If right justification is used without hyphenation, right-justified text containing long technical and scientific words may result in unsightly white spaces between words, which are not acceptable.

2.5 Centering

All materials must be centered between the text margins rather than between paper edges. After the manuscript is bound, centered material will appear to be centered on the page.

2.6 Word and Text Divisions

Words must be divided correctly at the end of a line and may not be divided from one page to the next. Use a standard dictionary to determine word division. At least two lines of a paragraph must appear together at the top and bottom of every page. A subheading must be followed by at least two lines of a paragraph.

2.7 Pagination

All page numbers of the thesis or dissertation must appear in the same location on the page. You have three choices for this location: the upper right-hand corner, top center, or bottom center of the page. In any case, page numbers must be at least two single spaces above or below the nearest line of text, but within the margin boundaries as stated above. All page numbers must be in the same font and size.

The following pagination plan should be used:

  1. For the preliminary pages, use small Roman numerals (i, ii, iii, iv, etc.). The Title page and the Approval page do not have numbers but count as pages i and ii, respectively. Actual page numbering begins with iii on the Abstract page.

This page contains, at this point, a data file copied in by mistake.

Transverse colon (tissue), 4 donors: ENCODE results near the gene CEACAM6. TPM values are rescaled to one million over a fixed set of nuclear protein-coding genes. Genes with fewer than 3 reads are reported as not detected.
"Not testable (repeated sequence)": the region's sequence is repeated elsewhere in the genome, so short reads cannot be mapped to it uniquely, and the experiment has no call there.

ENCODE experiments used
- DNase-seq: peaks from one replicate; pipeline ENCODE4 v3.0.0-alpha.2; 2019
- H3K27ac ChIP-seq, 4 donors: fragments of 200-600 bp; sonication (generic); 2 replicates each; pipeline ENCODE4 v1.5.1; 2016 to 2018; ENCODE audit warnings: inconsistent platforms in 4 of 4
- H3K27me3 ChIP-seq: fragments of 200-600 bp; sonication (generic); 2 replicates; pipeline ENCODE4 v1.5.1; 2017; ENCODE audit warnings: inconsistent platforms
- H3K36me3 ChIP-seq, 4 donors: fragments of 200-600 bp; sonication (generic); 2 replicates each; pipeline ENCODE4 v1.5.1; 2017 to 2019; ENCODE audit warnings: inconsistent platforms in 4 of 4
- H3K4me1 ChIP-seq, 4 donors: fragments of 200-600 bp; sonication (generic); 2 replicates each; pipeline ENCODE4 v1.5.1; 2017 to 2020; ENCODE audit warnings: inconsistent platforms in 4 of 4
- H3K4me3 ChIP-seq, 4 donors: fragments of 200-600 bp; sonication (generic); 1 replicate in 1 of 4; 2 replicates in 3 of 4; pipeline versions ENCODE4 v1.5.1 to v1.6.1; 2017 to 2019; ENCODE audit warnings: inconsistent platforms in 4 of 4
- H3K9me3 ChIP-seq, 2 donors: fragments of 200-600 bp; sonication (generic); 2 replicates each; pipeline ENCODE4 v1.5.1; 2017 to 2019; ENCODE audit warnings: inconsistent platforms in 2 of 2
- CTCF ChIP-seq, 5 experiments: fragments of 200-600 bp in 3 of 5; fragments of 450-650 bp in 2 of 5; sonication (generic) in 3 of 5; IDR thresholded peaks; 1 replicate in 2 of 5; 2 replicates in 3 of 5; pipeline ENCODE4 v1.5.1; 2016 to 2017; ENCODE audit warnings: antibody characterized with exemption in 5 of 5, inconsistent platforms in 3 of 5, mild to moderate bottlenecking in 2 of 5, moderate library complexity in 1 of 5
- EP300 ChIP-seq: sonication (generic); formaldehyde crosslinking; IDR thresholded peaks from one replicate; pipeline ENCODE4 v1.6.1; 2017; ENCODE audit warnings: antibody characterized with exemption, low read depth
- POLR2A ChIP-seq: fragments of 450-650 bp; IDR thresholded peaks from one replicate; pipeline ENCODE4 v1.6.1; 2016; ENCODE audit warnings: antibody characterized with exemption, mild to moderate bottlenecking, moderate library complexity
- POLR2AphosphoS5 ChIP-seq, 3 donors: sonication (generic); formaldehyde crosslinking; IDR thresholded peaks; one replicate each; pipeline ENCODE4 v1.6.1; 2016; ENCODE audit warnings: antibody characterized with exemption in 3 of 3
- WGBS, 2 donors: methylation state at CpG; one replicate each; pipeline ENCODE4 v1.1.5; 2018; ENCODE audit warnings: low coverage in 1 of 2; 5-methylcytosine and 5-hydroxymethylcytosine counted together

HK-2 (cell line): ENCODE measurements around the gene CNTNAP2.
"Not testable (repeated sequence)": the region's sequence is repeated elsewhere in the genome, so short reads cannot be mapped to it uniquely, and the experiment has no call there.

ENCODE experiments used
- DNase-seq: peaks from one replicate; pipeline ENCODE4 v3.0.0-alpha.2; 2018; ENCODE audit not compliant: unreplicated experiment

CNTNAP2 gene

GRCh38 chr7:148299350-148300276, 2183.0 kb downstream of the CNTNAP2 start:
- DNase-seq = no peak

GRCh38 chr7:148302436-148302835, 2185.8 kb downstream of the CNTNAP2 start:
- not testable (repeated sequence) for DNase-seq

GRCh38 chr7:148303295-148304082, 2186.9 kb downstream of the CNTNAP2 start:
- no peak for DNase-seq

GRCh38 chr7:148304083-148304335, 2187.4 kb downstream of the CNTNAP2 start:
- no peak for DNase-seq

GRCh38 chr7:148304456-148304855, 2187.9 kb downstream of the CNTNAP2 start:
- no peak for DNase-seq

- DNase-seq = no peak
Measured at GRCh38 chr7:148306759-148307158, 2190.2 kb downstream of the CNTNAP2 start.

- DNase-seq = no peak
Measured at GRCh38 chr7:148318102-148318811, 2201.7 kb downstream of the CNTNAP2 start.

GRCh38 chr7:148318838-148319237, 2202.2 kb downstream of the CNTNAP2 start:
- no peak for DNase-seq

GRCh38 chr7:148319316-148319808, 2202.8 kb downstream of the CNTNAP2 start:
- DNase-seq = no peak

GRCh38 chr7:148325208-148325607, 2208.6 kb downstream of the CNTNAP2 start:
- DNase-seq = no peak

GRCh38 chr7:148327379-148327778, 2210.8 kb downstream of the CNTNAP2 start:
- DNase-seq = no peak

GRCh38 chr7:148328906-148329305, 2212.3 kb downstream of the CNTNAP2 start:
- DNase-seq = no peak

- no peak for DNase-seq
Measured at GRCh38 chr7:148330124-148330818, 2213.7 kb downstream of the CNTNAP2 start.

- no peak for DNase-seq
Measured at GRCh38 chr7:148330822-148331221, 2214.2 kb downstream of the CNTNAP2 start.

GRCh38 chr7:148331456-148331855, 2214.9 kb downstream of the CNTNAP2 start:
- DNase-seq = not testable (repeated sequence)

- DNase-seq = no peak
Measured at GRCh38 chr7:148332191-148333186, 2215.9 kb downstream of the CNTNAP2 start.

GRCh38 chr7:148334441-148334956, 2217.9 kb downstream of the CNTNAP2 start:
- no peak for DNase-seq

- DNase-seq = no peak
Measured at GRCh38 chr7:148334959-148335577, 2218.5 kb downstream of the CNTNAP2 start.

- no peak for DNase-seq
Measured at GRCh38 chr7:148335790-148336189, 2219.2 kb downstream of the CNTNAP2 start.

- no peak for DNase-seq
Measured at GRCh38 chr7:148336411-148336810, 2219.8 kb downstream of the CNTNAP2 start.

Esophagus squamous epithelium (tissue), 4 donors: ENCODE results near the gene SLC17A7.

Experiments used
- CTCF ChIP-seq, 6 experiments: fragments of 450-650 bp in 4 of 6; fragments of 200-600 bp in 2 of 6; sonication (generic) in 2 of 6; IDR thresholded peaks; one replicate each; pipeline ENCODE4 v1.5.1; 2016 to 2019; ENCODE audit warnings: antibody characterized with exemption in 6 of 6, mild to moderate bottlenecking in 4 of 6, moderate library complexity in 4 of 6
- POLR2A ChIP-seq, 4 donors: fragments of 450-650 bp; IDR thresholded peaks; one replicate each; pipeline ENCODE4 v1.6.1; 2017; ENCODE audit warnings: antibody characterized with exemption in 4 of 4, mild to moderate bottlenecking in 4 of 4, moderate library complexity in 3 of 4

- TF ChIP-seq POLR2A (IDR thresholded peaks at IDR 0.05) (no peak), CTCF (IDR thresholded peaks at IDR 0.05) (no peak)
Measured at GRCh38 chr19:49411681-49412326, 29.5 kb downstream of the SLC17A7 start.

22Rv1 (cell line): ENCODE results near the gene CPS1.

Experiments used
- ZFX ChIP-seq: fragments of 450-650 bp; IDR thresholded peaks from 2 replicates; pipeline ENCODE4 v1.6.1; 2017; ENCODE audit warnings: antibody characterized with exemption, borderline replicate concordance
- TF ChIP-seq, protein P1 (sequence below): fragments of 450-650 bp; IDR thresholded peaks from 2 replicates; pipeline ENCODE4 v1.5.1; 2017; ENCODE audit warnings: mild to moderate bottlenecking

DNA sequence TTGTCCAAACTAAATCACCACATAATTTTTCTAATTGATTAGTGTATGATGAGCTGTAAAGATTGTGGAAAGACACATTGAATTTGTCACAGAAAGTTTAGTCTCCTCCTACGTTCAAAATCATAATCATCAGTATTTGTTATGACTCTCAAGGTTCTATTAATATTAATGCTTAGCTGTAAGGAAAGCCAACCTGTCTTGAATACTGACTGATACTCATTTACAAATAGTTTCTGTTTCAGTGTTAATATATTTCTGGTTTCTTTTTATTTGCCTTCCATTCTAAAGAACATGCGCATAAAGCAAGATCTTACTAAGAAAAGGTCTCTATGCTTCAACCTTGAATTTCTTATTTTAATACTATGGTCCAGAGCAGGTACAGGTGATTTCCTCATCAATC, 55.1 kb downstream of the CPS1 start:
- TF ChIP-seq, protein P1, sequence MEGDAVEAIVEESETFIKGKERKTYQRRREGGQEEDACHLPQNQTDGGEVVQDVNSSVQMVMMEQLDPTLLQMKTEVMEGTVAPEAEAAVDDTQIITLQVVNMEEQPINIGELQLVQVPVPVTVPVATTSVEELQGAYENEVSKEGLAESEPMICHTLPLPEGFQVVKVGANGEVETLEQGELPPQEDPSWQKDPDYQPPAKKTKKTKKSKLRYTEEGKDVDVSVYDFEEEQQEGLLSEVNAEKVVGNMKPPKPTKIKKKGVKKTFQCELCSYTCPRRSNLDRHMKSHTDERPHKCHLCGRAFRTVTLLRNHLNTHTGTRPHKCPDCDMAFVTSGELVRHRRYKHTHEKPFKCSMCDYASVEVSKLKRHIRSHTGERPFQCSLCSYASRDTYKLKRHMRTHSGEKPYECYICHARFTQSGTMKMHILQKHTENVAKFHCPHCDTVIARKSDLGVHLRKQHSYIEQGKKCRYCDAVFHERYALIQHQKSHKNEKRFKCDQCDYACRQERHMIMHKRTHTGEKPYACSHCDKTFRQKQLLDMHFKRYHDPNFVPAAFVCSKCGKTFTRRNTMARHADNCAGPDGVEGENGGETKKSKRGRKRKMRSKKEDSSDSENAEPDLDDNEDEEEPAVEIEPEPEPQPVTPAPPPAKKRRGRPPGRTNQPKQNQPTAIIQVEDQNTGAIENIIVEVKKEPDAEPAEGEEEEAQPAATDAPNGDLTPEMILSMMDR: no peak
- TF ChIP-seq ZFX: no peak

1. Use Arabic numerals beginning with "1" on the first page of the text and continue throughout the rest of the thesis, including bibliography, appendices, and vita. All pages must be numbered consecutively, including pages containing chapter pages, illustrations, such as tables, figures, plates, and photographs.

2.8 Multiple Volumes

If your finished manuscript exceeds 5 cm in thickness it must be bound in two or more volumes. Volumes are numbered consecutively, using capital Roman numerals. Each additional volume must contain a title page. Title pages are identical except for the notation Volume I, Volume II, etc., just below the title to differentiate the volumes.

Both the Roman and the Arabic numbering systems begun in Volume I continue through Volume II. As with the title page of Volume I, that of Volume II is counted among the preliminary pages but does not bear a number. If "iv" is the last Roman numeral used in Volume I, for example, the title page of the second volume will count as page "v" and will be followed by preliminary pages "vi," "vii," etc. Each volume contains the Table of Contents.